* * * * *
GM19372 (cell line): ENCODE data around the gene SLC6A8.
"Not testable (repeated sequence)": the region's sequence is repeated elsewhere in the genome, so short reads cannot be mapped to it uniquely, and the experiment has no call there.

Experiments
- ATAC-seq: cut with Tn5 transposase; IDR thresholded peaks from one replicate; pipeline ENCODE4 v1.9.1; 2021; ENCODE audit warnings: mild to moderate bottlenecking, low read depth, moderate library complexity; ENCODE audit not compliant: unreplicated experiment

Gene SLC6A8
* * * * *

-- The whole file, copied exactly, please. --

GM19372 (cell line): ENCODE data around the gene SLC6A8.
"Not testable (repeated sequence)": the region's sequence is repeated elsewhere in the genome, so short reads cannot be mapped to it uniquely, and the experiment has no call there.

Experiments
- ATAC-seq: cut with Tn5 transposase; IDR thresholded peaks from one replicate; pipeline ENCODE4 v1.9.1; 2021; ENCODE audit warnings: mild to moderate bottlenecking, low read depth, moderate library complexity; ENCODE audit not compliant: unreplicated experiment

Gene SLC6A8